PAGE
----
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Frogs, Snails, and Cocktails: A Chat with Top Chef’s Dale Levitski


While in Chicago, we ran into Dale Levitski, executive chef of the highly-regarded Sprout and the newly-opened Frog n Snail. As the one-time Top Chef and Top Chef All-Stars contestant made cocktails for Thrillist’s Beachside Bash at the Oak Street Beach, we paused between sips to talk his new restaurant and what’s next on his ever-growing agenda.

Q: What am I drinking?

A: I don’t really have a name for it. I guess we can call it the Thrillist Beachside Bash. It’s Wolfberry Bacardi rum, ginger syrup, apricot puree, white wine, wolfberry rum, a little bit Sprite, and blueberries. It’s a white wine spritzer with a kick.

Q: Nice. Cheers! Congrats on the opening of Frog n Snail. I love the name.

A: Thanks. A lot of people didn’t get the name at first. It seems pretty obvious to me, though. Frogs and snails are very French foods. It’s also from the lullaby, "Little boys are made of frogs and snails and puppy dog tails…."

Q: I understand this is the first restaurant you’ve shepherded from conception to opening. What were some of the challenges you came across?

A: Challenge is par for the course for the way I work because I always do too much. I either use too many ingredients or I overthink things too much. So pulling back a bit for Frog n Snail was the challenge for me. Our food at Sprout is super complex and I’m trying to have a more approachable cuisine with Frog n Snail. The dishes are still complex but they are simpler in their concept.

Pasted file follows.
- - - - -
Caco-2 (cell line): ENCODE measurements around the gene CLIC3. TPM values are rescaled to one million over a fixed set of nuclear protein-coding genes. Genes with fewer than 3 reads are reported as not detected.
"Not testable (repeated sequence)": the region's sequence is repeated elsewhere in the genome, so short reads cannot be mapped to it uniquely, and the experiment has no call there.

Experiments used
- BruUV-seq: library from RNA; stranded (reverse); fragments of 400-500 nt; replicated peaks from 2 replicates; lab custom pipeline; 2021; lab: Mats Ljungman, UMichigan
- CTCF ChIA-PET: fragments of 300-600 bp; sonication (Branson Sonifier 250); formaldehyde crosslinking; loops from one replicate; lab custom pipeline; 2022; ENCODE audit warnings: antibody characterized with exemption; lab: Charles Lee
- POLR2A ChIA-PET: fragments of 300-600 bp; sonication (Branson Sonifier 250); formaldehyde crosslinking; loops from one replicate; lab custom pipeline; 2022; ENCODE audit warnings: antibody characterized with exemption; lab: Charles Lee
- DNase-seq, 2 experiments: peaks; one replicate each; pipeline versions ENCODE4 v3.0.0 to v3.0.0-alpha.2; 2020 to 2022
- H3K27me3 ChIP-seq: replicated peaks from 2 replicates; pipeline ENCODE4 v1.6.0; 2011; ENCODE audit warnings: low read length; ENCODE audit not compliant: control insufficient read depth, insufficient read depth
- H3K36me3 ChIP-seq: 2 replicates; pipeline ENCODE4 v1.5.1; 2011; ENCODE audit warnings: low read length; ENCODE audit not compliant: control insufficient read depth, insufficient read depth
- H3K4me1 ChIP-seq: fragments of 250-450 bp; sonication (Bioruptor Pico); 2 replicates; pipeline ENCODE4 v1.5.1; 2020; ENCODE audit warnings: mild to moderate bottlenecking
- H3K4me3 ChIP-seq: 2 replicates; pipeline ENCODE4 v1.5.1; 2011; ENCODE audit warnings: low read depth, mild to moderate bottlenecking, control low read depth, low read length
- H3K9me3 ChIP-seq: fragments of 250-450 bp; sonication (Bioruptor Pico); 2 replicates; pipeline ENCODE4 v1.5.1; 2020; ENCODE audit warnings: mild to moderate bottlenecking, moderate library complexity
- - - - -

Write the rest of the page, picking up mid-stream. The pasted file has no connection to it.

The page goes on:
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Q: I heard a rumor that you were eyeing expansion in New York City already?

A: I would never say no to NYC. It is more of a dream concept than a reality right now, but what I’d love to do is open a breakfast place on Union Square. I love the farmers market there and I really like that area.

Q: Who is your pick to win Top Chef Masters?

A: I know Takashi, and I’ve been friends with Art Smith forever. So I’m rooting for them. When you become a master, some people are actively cooking in their game and some people aren’t, so it will be interesting to see how it pans out. I’m at that bubble point at how much longer am I going to be cooking in the kitchen because I’m doing more concept stuff now.

Q: So what’s next for you, then?

A: With this new celebrity chef age that we are in there is such an expectation of doing more, more, more at a faster rate, and some chefs just need to slow down, myself included. You can only do so much in a certain amount of time. A lot of those chefs on Top Chef Masters for example are legends now because they built on lasting legacies. They weren’t just contestants on a game show. A chef needs to prove himself in a restaurant first before expanding to that level. So I’m still burying myself in my restaurants for now.

Photo credits: Dale Levitski courtesy of Hernan F. Rodriguez

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